MET FISH analysis was successfully performed in 76 patients (Table 1). Receiver operating characteristic curve analysis was performed to identify the MET copy number cutoff that better discriminates a resistant population but no association was found with drug sensitivity. MET increased gene copy numbers (MET FISH+) were then defined as mean [gt-or-equal, slanted]5 per cell, which was observed in seven patients (9.2%), including two (2.6%) with gene amplification and five (6.6%) with high polysomy. Interestingly, all MET FISH+ cases were also EGFR FISH+, and such association was statistically significant (P=0.006). Nevertheless, MET FISH+ status was not associated with resistance to cetuximab therapy, and no difference in progressive disease rate was observed between EGFR FISH+/MET FISH+ and EGFR FISH+/MET FISH− (42.8 vs 37.5%, P=0.7).

Table 1
Association of MET gene copy number with outcome to cetuximab therapy and patient biomarker status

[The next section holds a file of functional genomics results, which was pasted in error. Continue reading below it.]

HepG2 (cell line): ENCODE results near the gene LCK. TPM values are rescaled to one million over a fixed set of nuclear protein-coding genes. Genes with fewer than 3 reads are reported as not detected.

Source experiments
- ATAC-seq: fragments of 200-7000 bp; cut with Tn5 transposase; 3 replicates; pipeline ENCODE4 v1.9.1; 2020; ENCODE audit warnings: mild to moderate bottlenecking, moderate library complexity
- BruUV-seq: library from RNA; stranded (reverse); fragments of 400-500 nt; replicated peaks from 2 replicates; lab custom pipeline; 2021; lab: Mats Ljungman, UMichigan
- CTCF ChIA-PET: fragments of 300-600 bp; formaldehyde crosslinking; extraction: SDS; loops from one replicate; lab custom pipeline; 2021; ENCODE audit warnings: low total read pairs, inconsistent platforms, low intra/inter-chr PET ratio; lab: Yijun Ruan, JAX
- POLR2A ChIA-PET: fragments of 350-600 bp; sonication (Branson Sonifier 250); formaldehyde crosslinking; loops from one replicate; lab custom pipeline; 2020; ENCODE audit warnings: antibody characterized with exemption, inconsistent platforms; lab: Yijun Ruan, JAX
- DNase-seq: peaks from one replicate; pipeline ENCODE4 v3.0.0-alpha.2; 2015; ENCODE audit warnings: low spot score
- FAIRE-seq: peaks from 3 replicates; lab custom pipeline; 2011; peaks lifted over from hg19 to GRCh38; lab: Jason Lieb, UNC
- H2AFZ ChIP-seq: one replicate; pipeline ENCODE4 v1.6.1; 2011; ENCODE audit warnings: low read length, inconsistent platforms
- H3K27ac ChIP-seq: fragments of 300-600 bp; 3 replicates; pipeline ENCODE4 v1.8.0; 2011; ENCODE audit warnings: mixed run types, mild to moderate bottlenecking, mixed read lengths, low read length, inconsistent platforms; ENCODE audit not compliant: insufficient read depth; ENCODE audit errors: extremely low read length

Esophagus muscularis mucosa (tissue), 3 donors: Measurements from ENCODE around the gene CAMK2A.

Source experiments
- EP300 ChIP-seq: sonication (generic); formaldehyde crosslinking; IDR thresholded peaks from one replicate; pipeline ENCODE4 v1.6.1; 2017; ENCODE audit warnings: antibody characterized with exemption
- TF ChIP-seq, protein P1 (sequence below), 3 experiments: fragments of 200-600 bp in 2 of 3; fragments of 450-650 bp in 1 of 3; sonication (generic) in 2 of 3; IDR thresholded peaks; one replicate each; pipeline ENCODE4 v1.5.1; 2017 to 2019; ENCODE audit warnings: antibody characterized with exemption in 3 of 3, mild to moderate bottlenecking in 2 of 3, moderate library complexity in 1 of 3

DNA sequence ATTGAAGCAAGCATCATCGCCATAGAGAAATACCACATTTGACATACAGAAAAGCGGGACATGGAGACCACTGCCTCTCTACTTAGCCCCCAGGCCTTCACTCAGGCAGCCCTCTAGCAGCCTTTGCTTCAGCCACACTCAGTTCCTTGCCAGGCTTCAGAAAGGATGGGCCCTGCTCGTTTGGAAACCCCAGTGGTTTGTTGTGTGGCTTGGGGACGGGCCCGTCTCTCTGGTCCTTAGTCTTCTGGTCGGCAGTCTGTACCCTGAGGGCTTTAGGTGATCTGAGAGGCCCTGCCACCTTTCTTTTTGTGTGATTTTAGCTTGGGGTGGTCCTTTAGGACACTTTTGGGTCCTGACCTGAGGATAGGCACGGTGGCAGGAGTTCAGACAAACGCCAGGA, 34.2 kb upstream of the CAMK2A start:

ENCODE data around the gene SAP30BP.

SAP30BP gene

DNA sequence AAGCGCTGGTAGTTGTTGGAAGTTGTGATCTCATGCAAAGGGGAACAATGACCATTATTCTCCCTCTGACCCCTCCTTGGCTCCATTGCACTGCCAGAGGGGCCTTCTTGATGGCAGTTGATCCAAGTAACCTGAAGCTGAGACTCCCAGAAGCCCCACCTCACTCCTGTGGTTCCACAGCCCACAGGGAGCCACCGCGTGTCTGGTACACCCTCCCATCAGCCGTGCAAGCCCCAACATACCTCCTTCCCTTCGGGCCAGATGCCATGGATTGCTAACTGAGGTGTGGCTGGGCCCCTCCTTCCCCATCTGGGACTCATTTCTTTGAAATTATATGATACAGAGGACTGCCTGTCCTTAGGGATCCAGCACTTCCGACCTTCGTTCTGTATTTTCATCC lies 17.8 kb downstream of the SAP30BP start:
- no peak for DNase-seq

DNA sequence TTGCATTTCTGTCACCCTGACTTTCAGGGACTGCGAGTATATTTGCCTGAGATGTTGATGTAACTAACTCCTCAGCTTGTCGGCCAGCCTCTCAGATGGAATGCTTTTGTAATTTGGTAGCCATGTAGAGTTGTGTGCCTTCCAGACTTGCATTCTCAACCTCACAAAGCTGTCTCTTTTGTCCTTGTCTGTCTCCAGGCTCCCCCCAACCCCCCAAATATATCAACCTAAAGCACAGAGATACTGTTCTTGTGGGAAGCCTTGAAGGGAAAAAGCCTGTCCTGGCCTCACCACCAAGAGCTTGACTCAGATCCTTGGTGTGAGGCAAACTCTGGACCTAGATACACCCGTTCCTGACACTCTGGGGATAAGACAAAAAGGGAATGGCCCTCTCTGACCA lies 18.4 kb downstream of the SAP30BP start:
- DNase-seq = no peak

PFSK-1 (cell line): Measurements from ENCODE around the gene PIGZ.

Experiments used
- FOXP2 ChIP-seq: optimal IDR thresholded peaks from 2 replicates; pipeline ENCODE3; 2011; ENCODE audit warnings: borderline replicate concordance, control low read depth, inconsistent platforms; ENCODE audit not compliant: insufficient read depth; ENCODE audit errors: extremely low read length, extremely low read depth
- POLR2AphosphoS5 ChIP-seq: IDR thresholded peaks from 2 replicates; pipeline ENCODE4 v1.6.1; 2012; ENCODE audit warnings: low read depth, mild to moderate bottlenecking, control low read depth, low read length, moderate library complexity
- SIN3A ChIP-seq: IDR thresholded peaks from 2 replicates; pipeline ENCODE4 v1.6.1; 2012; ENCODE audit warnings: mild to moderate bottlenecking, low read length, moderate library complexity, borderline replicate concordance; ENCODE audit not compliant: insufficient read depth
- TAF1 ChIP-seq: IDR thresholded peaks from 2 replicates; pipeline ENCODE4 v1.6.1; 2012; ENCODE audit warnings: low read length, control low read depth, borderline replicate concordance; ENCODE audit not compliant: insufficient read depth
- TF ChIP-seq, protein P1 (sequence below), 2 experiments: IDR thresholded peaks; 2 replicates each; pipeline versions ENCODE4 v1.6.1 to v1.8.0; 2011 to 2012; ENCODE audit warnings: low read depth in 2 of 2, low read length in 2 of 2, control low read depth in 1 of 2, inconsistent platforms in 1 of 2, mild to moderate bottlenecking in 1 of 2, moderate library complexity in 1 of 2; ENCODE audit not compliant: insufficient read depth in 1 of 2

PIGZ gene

IGF1R analyses

IGF1R was successfully analysed by FISH in 77 cases and by IHC in 70 cases. In the gene copy number evaluation, ROC analysis did not identify a cutoff discriminating sensitive vs resistant patient populations and no mCRC had mean >5 copies per cell to be called IGF1R FISH+. The mean IGF1R copy number ranged from 1.43 to 4.88 among the investigated mCRC. IGF1R gene copy number was not associated with IGF1R IHC expression (Pearson correlation coefficient 0.034, P=0.7). As shown in Figure 1A, the ROC analysis found an IGF1R IHC value of 95 associated with a sensitivity of 90% (CI: 71.4–100) and a specificity of 28.3% (CI: 16.9–39.7). Using this cutoff, 18 patients (25.7%) resulted negative and 52 (74.3%) positive (Table 2). Although response rate and TTP were not significantly different in the two groups, IGF1R IHC+ patients had a significantly longer survival than IGF1R IHC− (16.1 vs 6.7 months, P=0.006), as shown in Figure 1B. No difference in progressive disease rate was observed in EGFR FISH+/IGF1R IHC+ (N=26) vs EGFR FISH+/IGF1R IHC− (N=9; 42.3 vs 44.4%, P=0.9).

Figure 1
(A) ROC analysis identified an IGF1R value of 95 associated with a sensitivity of 90% (CI: 71.4–100) and a specificity of 28.3% (CI: 16.9–39.7). (B) Patients IGF1R positive (score[gt-or-equal, slanted]95) had a median survival of 16.1 ...
Table 2
Association of IGF1R expression with patient biomarker status and outcome to cetuximab therapy

Mutation analyses